Malachi 3Lord The f.c. of Malachi 3:1 is quoted of John the Baptist ; Matthew 11:10; Mark 1:2; Luke 7:27 but the second clause, "the Lord whom ye see," etc., is nowhere quoted in the N.T. The reason is obvious: in everything save the fact of Christ's first advent, the latter clause awaits fulfilment Habakkuk 2:20. Malachi 3:2-5 speak of judgment, not of grace. Malachi, in common with other O.T. prophets, saw both advents of Messiah blended in one horizon, but did not see the separating interval described in Mt. 13. consequent upon the rejection of the King Matthew 13:16,17. Still less was the Church-age in his vision ; Ephesians 3:3-6; Colossians 1:25-27. "My messenger" Malachi 3:1 is John the Baptist; the "messenger of the covenant" is Christ in both of His advents, but with especial reference to the events which are to follow His return. they remnant, Romans 9:25-29, (See Scofield "Jeremiah 15:21") feared (See Scofield "Psalms 19:9") .
God Summary of the O.T. revelation of Deity: God is revealed in the O.T. (1) through His names, as follows:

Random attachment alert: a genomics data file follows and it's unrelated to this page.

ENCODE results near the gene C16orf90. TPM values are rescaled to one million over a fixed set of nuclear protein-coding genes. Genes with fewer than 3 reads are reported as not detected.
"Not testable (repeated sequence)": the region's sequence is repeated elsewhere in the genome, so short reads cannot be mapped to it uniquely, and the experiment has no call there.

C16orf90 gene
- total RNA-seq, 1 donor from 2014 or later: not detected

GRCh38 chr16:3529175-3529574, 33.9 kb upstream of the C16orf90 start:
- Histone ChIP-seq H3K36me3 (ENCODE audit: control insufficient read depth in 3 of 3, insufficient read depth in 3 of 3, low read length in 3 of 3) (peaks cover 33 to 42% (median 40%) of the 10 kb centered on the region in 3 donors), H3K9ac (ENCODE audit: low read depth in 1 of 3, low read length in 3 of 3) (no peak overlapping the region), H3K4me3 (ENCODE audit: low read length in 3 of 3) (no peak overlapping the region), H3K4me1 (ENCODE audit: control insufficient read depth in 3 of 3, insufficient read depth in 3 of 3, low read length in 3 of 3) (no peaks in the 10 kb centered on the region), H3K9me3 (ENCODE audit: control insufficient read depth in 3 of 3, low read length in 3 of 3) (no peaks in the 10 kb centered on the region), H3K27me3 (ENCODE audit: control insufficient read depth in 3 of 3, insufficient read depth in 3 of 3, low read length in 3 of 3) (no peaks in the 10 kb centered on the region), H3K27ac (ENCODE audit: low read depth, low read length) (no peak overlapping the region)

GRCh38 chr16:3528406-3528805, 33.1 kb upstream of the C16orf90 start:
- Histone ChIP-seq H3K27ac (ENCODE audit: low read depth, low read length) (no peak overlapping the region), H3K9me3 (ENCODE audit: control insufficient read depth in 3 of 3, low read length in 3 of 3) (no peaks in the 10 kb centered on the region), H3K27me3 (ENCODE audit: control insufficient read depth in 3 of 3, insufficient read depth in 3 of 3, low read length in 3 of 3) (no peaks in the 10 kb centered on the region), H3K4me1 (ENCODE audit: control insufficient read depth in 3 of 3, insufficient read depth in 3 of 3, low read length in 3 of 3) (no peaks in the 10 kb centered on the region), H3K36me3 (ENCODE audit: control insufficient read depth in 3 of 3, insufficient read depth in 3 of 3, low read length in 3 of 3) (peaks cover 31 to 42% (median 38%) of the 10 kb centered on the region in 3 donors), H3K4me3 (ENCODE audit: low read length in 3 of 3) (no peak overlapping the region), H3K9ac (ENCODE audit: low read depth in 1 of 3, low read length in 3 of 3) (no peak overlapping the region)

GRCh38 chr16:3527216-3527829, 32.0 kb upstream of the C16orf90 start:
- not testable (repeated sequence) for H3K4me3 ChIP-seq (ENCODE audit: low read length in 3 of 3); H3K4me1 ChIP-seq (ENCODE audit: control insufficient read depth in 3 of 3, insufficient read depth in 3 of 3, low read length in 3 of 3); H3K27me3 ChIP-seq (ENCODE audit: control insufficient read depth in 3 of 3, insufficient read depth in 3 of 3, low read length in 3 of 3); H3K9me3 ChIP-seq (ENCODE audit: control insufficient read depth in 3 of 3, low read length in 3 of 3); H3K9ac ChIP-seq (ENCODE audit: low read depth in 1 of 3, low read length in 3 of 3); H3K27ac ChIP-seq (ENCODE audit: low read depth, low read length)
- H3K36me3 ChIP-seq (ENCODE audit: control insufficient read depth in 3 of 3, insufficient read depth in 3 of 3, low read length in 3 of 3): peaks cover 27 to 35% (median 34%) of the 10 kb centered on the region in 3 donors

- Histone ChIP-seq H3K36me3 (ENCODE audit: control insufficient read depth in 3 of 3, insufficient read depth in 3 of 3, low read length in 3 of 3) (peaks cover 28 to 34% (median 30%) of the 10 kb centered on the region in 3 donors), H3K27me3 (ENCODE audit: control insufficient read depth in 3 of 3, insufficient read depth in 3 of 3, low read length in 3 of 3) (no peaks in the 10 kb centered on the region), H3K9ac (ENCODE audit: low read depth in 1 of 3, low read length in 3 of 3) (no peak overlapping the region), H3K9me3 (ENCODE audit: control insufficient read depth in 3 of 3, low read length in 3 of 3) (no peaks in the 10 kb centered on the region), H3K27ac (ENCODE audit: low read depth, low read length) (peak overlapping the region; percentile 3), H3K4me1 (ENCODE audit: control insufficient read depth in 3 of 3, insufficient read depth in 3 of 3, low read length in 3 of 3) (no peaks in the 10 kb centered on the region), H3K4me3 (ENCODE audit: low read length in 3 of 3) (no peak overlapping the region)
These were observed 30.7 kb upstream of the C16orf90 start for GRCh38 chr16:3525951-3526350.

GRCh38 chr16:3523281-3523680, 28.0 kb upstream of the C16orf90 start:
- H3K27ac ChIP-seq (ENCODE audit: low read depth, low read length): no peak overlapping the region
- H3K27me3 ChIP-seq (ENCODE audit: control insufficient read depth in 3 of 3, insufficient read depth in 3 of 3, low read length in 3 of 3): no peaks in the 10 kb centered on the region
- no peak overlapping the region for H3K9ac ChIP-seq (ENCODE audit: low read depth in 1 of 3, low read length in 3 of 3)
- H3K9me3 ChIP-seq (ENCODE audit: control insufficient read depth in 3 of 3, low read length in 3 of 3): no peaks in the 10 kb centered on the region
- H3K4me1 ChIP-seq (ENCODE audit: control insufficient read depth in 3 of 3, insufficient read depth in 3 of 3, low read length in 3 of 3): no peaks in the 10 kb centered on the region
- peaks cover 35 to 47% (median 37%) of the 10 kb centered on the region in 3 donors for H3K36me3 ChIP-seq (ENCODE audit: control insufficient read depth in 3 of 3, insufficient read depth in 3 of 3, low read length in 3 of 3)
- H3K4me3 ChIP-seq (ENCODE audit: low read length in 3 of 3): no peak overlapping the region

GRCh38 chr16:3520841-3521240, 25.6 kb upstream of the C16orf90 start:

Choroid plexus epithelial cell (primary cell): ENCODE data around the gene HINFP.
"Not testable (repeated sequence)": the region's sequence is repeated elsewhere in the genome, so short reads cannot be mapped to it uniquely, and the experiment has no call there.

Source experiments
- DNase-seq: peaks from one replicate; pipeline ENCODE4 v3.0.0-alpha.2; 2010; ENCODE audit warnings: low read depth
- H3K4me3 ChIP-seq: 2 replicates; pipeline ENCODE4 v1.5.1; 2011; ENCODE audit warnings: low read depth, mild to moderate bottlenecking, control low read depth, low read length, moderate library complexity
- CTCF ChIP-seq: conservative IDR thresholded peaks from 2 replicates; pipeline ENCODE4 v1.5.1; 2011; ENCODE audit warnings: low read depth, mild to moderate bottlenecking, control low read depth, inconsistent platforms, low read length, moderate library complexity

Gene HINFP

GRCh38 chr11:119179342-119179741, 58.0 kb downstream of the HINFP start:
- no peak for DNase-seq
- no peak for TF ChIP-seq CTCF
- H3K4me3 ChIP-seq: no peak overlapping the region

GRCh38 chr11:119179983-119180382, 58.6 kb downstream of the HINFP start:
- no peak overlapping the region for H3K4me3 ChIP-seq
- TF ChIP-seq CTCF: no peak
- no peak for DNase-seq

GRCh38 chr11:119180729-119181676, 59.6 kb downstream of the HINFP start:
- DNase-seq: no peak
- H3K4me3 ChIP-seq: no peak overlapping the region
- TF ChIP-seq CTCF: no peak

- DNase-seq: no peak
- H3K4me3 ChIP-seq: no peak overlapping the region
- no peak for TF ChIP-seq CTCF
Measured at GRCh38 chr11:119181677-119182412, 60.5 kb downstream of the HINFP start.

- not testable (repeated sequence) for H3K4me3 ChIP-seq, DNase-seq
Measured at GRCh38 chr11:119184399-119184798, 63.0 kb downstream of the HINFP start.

The trinity is suggested by the three times repeated groups of threes. This is not an arbitrary arrangement, but inheres in the O.T. itself. This revelation of God by His name is invariably made in connection with some particular need of His people, and there can be no need of man to which these names do not answer as showing that man's true resource is in God. Even human failure and sin but evoke new and fuller revelations of the divine fulness. (2) The O.T. Scriptures reveal the existence of a Supreme Being, the Creator of the universe and of man, the Source of all life and of all intelligence, who is to be worshipped and served by men and angels. This Supreme Being is One, but, in some sense not fully revealed in the O.T., is a unity in plurality. This is shown by the plural name, Elohim, by the use of the plural pronoun in the interrelation of deity as evidenced in Genesis 1:26; 3:22; Psalms 110:1; Isaiah 6:8. That this plurality is really a Trinity is intimated in the three primary names of Deity, and in the threefold ascription of the Seraphim in Isaiah 6:3 That the interrelation of Deity is that of Father and Son is directly asserted ; Psalms 2:7; Hebrews 1:5 and the Spirit is distinctly recognized in His personality, and to Him are ascribed all the divine attributes (e.g. ; Genesis 1:2; Numbers 11:25; 24:2; Judges 3:10; 6:34; 11:29; 13:25; 14:6,19; Judges 15:14; 2 Samuel 23:2; Job 26:13; 33:4; Psalms 106:33; 139:7; Isaiah 40:7; Isaiah 59:19; 63:10. (See Scofield "Malachi 2:15") . (3) The future incarnation is intimated in the theophanies, or appearances of God in human form (e.g. Genesis 18:1,13,17-22; 32:24-30 and distinctly predicted in the promises connected with redemption (e.g. Genesis 3:15 and with the Davidic Covenant Isa 7:13-14, 9:6-7; Jeremiah 23:5,6. The revelation of Deity in the N.T. so illuminates that of the O.T. that the latter is seen to be, from Genesis to Malachi, the foreshadowing of the coming incarnation of God in Jesus the Christ. In promise, covenant, type, and prophecy the O.T. points forward to Him. (4) The revelation of God to man is one of authority and redemption. He requires righteousness from man, but saves the unrighteous through sacrifice; and in His redemptive dealings with man all the divine persons and attributes are brought into manifestation. The O.T. reveals the justice of God equally with His mercy, but never in opposition to His mercy. The flood, e.g., was an unspeakable mercy to unborn generations. From Genesis to Malachi He is revealed as the seeking God who has no pleasure in the death of the wicked, and who heaps up before the sinner every possible motive to persuade to faith and obedience. (5) In the experience of the O.T. men of faith their God inspires reverence but never slavish fear; and they exhaust the resources of language to express their love and adoration in view of His loving-kindness and tender mercy. This adoring love of His saints is the triumphant answer to those who pretend to find the O.T. revelation of God cruel and repellent. It is in harmony, not contrast, with the N.T. revelation of God in Christ. (6) Those passages which attribute to God bodily parts and human emotions (e.g. Exodus 33:11,20; Deuteronomy 29:20; 2 Chronicles 16:9; Genesis 6:6,7; Jeremiah 15:6) are metaphorical and mean that in the infinite being of God exists that which answers to these things--eyes, a hand, feet, etc.; and the jealousy and anger attributed to Him are the emotions of perfect Love in view of the havoc of sin. (7) In the O.T. revelation there is a true sense in which, wholly apart from sin or infirmity, God is like His creature man Genesis 1:27 and the supreme and perfect revelation of God, toward which the O.T. points, is a revelation in and through a perfect Man.
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